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The conservation efforts of Luna the Labrador

The conservation efforts of Luna the Labrador

UK wildlife groups have gained an unexpected ally in their battle to protect a rare native species: a shy but talented black Labrador called Luna. Here, Aileen Scoular finds out more about Luna's interesting work.

For a delicate dog who is known to walk around puddles rather than get her paws dirty, Luna has a rather surprising day job. As a conservation specialist, four-year-old Luna spends hours sniffing out animal poo!

Not just any old poo, though. Luna and her owner, specialist dog handler Louise Wilson, are currently knee-deep in a unique project to prove the existence of pine martens in Shropshire. These animals are extremely elusive. They live only in forests and are related to otters, badgers and stoats. They came close to extinction in Britain and were given legal protection in Scotland in 1981, but numbers remain low.

'There have been supposed sightings, but we're looking for physical evidence in the form of scats [poo],' explains Louise. 'Luna has already been to Ireland to work on a project there. In six months, the human project leader found 24 scats, whereas Luna found eight in just two days.' In fact, Luna did so well that she appeared on television in an episode of Living the Wildlife.

A bright future

Luna's impressive talents came as something of a surprise, as she had a tough start in life. Rejected by new owners as a small puppy, who found they simply couldn't keep her, Luna's future looked bleak. But luckily, rather than take her to a dogs' home, those owners returned Luna to her breeder, who in turn donated her to Wagtail UK where Louise works. Wagtail trains detection or 'sniffer' dogs to uncover illegal drugs, cigarettes and explosive devices.

After she was invited to train dogs to find cheetah poo in South Africa, Louise wondered whether Wagtail could also offer environmental work in the UK. The result was Conservation Dogs, launched in 2011, which offers services to biologists, ecologists and conservationists.

Some people are cautious about trusting a dog to undertake wildlife searches, but Louise points out it's much more natural than asking an animal to search for drugs or explosives. However, you do need the right dog.

Temperament and task

'In conservation work, the dog has to be motivated by its handler's praise because there are so many distractions,' says Louise. 'The dog also needs to come straight back to the handler after detecting the scent so that there's no risk to the wildlife. A Labrador is perfect because as a breed they are clever, they don't waste their energy and they learn quickly.'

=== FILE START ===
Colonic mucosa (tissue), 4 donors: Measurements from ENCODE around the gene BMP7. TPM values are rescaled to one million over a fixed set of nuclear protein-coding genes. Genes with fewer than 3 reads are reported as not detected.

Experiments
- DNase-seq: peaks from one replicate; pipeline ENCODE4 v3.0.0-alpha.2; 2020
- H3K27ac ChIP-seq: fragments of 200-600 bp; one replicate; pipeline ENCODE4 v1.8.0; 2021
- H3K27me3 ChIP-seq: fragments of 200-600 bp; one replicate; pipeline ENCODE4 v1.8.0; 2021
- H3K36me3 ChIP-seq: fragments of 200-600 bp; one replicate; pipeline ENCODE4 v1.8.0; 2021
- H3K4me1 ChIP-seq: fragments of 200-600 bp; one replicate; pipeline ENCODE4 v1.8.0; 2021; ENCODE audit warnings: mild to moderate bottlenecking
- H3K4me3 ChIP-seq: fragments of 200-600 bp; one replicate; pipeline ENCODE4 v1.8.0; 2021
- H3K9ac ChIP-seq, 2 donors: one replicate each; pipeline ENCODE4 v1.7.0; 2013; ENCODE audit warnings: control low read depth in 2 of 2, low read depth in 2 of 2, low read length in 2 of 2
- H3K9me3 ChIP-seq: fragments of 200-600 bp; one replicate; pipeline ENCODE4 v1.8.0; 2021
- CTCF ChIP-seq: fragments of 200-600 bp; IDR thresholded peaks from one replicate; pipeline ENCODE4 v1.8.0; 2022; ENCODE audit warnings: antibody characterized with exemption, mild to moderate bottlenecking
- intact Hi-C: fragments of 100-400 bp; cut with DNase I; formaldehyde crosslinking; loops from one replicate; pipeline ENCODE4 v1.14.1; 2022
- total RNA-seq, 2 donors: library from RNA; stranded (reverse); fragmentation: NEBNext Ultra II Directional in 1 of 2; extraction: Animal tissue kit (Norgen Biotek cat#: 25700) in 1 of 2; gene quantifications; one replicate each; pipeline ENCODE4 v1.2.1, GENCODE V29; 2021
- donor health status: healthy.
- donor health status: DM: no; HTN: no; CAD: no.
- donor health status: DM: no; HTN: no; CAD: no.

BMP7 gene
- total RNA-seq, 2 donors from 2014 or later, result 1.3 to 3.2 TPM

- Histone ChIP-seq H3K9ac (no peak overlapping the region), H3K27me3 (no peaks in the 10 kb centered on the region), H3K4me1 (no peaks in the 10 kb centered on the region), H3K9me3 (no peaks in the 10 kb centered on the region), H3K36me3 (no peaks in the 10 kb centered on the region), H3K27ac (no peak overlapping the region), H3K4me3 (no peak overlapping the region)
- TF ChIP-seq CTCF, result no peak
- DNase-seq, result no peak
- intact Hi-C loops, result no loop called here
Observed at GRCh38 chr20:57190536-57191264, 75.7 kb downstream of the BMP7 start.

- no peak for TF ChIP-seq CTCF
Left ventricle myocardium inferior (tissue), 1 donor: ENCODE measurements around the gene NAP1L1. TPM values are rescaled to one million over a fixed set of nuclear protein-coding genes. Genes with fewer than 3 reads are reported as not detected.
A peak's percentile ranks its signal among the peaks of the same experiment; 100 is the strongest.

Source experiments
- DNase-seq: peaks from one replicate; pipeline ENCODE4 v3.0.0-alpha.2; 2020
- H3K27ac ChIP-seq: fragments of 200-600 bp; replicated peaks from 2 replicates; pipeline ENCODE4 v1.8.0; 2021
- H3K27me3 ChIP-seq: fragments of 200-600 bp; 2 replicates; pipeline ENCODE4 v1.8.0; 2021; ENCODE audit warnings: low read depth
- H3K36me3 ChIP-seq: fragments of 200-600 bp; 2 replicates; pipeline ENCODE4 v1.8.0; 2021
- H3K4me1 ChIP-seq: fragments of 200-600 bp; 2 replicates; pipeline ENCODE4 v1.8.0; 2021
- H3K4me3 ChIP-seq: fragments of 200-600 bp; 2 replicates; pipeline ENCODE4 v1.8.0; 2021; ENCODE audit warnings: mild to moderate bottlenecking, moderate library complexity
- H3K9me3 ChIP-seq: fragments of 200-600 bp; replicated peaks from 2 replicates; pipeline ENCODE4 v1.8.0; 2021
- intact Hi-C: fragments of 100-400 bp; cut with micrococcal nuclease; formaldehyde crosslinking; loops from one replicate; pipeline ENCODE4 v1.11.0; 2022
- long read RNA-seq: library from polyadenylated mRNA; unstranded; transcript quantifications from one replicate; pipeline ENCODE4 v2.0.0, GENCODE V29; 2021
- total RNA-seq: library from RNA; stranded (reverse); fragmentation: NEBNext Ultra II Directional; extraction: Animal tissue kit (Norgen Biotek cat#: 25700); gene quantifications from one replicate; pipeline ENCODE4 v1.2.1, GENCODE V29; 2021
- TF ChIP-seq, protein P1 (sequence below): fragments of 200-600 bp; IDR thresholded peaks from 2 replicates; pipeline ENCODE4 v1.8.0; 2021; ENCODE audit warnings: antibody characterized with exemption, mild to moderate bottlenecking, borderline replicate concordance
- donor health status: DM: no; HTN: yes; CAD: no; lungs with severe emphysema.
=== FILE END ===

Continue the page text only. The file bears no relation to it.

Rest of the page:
Luna turned out to be a natural. Initially, her nervous nature made Louise think she'd never make a good search dog, but over time her confidence grew, and Louise soon realised that Luna had lots of valuable working attributes - she just needed the right type of work.

'Conservation is ideal for Luna, because it doesn't involve too many people,' says Louise. 'She's naturally quite shy but when she's at work, she's at her happiest. As soon as her harness goes on, she becomes so much more confident and outgoing. Luna is doing amazing things by helping to protect endangered species in the UK. What's even more wonderful is seeing how it gives her such an obvious sense of achievement.'

Taken from the Autumn 2013 edition of PetPeople magazine

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Jordan Walker
I have also a pet dog that I trained for almost 1 month for a new tricks and it's not an easy job. I praise him or give him food if he will do it right. I know it's not easy to train a dog but you need to be patient since they will be able to get the new instructions/tricks after a while.
Jayde Rosser
I have a black Labrador just like Luna however not so clever, in stead of being able to sniff stuffout, Cjay can jump through windows which she has shown us she can do while we pay forthe bills of the windows.
Bradley Elliot
As a tricky things are nominal now.
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